OSHA requirements are set by statute, standards and regulations. Our interpretation letters explain these requirements and how they apply to particular circumstances, but they cannot create additional employer obligations. This letter constitutes OSHA's interpretation of the requirements discussed. Note that our enforcement guidance may be affected by changes to OSHA rules. Also, from time to time we update our guidance in response to new information. To keep apprised of such developments, you can consult OSHA's website at https://www.osha.gov.

November 10, 1976

Honorable Jennings Randolph
United States Senate
Washington, D. C. 20510

Dear Senator Randolph:

This is in response to your correspondence of August 5, 1976, which transmitted a letter dated July 19, 1976, from Mr. Vernon E. Dudley, Gala Industries, Inc., South Charleston, West Virginia. Mr. Dudley expressed his continued displeasure with the procedures utilized by the Occupational Safety and Health Administration (OSHA).

As noted in my previous letter to you dated July 8, 1976, on this matter, Mr. Dudley is correct in that press brakes are specifically excluded from one portion of the OSHA standards. This exclusion is true, however, only for 29 CFR 1910.217. Press brakes are not excluded from 29 CFR 1910.212(a)(3)(ii) which covers point of operation guarding, and OSHA has consistently and uniformly enforced this regulation in regard to unguarded press brakes.

Several methods of guarding have been used successfully on this type of machine and OSHA has provided the company with publications illustrating some methods of guarding. The suggestions and literature sent to the company by the Area Office were only suggestions in OSHA's attempt to assist the employer in safeguarding his employees from a hazard that can cause them serious bodily harm.

In addition, we recognize that physical guarding cannot always be accomplished on press brakes and is not always necessary, depending on the type of work being performed. One example would be when the operator is holding the material at the outer edge by hand in the press brake. Then the distance of the operator from the point of operation would prevent any part of his body from being placed into the danger zone. Another example would be where the operator's controls are placed or situated at a safe distance which would also prevent the operator from placing any part of his body into the point of operation danger zone.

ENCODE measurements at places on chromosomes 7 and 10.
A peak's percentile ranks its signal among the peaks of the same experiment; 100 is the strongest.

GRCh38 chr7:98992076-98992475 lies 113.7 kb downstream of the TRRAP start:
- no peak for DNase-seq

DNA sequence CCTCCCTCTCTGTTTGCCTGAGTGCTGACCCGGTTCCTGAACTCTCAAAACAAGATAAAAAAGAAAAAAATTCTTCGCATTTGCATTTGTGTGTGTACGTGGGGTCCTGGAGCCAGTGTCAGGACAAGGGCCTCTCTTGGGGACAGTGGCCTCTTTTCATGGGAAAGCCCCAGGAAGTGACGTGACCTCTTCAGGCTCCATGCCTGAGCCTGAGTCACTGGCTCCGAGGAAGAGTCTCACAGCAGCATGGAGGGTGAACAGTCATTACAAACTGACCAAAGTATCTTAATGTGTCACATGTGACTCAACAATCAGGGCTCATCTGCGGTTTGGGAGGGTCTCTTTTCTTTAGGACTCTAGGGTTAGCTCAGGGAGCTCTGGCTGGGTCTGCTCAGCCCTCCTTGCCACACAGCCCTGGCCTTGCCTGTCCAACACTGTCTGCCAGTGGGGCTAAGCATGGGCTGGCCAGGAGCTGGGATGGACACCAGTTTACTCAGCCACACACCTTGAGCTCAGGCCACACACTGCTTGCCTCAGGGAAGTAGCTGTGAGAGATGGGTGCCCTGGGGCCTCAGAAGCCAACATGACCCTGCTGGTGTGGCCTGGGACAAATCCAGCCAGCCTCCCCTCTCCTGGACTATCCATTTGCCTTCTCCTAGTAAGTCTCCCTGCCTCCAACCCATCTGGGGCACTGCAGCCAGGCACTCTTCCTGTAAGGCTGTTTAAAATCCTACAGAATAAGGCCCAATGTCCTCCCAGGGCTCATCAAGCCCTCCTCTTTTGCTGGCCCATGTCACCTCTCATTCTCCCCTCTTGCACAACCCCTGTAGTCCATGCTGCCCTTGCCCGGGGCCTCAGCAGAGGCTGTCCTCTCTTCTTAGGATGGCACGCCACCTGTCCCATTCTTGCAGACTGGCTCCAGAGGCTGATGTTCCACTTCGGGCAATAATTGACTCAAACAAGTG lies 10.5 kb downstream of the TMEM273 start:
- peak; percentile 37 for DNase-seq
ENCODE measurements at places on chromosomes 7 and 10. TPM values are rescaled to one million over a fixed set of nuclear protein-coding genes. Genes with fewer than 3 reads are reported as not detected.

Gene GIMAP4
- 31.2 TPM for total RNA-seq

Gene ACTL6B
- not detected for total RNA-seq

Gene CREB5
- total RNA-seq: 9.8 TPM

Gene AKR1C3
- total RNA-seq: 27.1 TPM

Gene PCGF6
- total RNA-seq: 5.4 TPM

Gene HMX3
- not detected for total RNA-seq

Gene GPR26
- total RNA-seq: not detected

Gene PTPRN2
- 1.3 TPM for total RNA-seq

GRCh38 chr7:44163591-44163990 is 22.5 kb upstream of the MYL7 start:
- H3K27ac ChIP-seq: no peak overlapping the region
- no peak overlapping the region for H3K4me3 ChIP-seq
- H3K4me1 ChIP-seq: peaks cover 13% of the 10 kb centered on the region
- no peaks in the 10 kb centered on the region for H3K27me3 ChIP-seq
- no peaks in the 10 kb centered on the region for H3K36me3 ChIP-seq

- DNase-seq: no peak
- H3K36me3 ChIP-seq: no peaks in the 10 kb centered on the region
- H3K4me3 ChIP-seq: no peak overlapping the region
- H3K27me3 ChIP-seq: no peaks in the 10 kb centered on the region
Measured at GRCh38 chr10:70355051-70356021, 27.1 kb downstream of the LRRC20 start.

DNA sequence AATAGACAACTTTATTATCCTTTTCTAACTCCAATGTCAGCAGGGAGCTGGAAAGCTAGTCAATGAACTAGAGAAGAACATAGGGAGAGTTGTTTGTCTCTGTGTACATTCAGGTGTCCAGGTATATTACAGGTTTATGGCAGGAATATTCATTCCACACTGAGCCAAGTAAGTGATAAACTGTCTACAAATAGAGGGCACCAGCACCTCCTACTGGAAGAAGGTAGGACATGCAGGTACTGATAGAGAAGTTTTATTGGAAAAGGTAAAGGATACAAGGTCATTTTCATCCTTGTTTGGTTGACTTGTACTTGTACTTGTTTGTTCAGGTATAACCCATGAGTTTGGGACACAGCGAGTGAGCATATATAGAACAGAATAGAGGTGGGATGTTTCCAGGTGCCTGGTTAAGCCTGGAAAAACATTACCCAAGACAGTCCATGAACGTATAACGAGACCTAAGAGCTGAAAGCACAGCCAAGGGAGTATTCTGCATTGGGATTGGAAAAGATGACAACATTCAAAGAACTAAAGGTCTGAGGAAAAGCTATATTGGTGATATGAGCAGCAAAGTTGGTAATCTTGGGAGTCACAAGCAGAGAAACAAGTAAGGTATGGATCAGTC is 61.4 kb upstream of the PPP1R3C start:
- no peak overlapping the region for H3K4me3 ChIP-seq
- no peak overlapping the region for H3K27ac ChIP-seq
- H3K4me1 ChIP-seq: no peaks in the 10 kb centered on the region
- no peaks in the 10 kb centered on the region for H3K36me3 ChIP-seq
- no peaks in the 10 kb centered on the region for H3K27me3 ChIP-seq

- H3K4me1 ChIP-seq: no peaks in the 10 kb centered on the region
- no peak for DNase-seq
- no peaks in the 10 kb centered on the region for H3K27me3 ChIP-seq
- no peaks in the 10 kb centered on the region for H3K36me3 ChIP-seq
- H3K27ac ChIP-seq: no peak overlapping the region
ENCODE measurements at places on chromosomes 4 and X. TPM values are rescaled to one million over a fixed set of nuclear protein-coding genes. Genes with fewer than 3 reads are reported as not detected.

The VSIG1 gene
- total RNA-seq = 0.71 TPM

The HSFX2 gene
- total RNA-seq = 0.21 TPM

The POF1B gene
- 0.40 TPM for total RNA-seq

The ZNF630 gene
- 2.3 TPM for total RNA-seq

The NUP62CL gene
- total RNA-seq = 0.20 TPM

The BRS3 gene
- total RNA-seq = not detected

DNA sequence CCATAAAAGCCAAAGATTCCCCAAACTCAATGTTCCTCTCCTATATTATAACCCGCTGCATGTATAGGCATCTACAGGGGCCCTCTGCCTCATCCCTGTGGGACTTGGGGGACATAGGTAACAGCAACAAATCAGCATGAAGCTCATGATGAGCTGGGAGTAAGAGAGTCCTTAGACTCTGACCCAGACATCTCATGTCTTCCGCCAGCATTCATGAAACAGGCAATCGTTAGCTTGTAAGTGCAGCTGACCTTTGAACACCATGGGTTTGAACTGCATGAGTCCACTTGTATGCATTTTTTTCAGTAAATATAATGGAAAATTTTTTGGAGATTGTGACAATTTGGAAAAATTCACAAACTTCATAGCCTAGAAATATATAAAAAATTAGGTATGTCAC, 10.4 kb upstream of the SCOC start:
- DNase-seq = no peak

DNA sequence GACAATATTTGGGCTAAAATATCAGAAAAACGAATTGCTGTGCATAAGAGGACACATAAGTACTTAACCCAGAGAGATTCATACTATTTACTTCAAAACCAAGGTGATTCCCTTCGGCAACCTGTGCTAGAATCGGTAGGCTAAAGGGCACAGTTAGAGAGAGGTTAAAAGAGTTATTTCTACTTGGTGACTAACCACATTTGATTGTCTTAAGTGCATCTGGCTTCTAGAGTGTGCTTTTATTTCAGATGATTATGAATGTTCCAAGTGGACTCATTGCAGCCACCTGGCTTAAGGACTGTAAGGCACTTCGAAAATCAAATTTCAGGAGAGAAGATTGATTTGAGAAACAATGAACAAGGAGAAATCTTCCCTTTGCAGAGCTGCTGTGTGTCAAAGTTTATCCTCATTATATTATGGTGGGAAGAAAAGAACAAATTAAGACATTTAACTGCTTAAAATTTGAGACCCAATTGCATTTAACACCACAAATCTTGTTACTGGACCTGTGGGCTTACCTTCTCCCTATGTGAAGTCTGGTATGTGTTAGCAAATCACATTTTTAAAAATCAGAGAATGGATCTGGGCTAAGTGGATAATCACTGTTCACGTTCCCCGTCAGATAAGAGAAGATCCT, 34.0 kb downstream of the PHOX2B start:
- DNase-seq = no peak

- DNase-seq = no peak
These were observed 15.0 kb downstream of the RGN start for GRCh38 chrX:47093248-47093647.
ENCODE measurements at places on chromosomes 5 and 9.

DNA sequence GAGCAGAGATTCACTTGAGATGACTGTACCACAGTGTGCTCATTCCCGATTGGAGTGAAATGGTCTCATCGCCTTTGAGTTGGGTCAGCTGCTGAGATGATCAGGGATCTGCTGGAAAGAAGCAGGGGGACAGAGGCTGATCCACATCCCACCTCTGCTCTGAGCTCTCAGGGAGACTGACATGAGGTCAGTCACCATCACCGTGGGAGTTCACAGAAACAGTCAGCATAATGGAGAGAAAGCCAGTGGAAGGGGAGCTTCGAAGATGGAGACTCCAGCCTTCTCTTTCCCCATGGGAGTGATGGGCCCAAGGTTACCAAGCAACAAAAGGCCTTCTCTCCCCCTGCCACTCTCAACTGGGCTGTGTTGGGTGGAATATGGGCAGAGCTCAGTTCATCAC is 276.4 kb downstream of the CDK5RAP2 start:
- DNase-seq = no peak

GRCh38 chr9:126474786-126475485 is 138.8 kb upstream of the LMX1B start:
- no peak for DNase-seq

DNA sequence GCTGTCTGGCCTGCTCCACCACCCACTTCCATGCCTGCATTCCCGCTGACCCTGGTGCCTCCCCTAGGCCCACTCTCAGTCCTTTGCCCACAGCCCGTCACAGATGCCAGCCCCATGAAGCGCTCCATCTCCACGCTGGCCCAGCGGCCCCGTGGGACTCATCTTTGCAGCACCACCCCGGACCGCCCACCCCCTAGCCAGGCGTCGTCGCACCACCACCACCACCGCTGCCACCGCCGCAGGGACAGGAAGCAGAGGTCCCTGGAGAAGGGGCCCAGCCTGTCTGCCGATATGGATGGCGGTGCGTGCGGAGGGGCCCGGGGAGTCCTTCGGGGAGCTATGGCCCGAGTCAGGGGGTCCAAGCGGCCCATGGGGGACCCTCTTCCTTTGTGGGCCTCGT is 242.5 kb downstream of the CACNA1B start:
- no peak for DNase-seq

In regard to the company's request for an informal conference, the following information is again provided. The Richmond Area Office had received a letter from the company requesting an informal conference, but before the Area Office could act on the request, it received another letter two days later, giving a notice of contest to the Occupational Safety and Health Review Commission. In any event, the Area Office was requested to review this matter and provide the company any assistance possible, consistent with the law, in the resolution of this situation. The Area Director was in telephone contact with the company, in an effort to assist in resolving the problem of safeguarding the press brake. In addition, the Regional Solicitor's Office in Philadelphia offered to meet with the company and this offer was accepted. As noted in Mr. Dudley's letter, a meeting involving company officials and OSHA officials was held May 26, 1976, in Roanoke, Virginia. We, too, are hopeful that through this meeting and subsequent discussions, an equitable solution has been reached regarding Gala Industries' concerns and that the matter can now be considered closed.

If I may be of any further assistance, please contact me.


Morton Corn
Assistant Secretary of Labor